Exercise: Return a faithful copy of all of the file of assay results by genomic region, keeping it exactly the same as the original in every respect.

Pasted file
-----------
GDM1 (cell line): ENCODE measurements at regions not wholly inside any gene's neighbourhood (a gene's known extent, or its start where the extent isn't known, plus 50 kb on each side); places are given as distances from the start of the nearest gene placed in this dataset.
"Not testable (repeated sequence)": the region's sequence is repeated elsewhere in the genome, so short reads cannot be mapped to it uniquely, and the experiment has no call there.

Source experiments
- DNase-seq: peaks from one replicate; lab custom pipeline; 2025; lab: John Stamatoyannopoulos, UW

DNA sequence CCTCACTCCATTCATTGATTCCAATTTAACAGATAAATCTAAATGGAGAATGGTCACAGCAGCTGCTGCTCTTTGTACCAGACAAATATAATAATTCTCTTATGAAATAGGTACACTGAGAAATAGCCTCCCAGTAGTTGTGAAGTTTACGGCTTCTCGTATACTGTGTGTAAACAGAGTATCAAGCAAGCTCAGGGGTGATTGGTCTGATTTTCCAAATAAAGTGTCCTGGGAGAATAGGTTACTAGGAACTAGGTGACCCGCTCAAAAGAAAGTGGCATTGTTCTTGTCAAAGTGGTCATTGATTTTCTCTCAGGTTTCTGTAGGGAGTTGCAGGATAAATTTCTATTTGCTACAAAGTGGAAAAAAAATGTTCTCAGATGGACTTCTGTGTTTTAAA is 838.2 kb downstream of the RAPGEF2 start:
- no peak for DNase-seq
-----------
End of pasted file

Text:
GDM1 (cell line): ENCODE measurements at regions not wholly inside any gene's neighbourhood (a gene's known extent, or its start where the extent isn't known, plus 50 kb on each side); places are given as distances from the start of the nearest gene placed in this dataset.
"Not testable (repeated sequence)": the region's sequence is repeated elsewhere in the genome, so short reads cannot be mapped to it uniquely, and the experiment has no call there.

Source experiments
- DNase-seq: peaks from one replicate; lab custom pipeline; 2025; lab: John Stamatoyannopoulos, UW

DNA sequence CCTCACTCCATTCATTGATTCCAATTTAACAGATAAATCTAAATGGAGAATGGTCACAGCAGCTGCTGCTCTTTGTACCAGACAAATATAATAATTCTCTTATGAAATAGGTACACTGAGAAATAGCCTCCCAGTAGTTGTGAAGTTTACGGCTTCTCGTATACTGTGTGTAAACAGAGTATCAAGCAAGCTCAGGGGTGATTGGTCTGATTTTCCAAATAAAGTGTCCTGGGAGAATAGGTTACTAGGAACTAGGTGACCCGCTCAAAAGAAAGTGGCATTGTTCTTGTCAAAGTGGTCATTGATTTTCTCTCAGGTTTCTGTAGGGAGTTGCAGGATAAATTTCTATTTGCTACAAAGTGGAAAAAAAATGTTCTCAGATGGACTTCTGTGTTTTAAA is 838.2 kb downstream of the RAPGEF2 start:
- no peak for DNase-seq